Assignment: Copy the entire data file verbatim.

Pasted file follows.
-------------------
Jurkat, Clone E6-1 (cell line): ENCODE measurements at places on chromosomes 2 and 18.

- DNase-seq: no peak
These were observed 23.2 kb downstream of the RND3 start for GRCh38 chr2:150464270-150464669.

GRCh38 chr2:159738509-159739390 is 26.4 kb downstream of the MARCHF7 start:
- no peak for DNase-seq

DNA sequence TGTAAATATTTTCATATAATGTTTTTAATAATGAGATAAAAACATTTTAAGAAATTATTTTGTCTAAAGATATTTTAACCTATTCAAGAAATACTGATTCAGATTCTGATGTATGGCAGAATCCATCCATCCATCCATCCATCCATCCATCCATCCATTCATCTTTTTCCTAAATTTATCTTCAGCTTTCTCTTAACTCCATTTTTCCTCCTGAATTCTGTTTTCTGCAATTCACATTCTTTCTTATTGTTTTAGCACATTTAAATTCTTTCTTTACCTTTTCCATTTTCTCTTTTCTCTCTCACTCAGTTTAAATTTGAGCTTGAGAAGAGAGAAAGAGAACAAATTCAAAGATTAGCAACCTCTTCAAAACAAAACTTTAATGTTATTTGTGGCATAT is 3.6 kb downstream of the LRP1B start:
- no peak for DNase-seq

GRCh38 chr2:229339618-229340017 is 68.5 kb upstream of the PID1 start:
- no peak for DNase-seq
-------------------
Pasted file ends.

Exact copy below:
Jurkat, Clone E6-1 (cell line): ENCODE measurements at places on chromosomes 2 and 18.

- DNase-seq: no peak
These were observed 23.2 kb downstream of the RND3 start for GRCh38 chr2:150464270-150464669.

GRCh38 chr2:159738509-159739390 is 26.4 kb downstream of the MARCHF7 start:
- no peak for DNase-seq

DNA sequence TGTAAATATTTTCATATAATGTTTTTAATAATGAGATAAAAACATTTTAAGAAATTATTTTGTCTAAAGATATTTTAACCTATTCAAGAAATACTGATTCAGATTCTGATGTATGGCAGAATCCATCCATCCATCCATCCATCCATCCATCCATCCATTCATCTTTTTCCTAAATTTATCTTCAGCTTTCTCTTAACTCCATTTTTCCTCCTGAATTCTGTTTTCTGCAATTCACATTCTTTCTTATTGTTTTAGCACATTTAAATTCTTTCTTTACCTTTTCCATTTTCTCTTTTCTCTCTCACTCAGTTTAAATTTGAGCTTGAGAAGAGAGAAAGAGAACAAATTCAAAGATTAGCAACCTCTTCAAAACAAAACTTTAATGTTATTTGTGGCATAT is 3.6 kb downstream of the LRP1B start:
- no peak for DNase-seq

GRCh38 chr2:229339618-229340017 is 68.5 kb upstream of the PID1 start:
- no peak for DNase-seq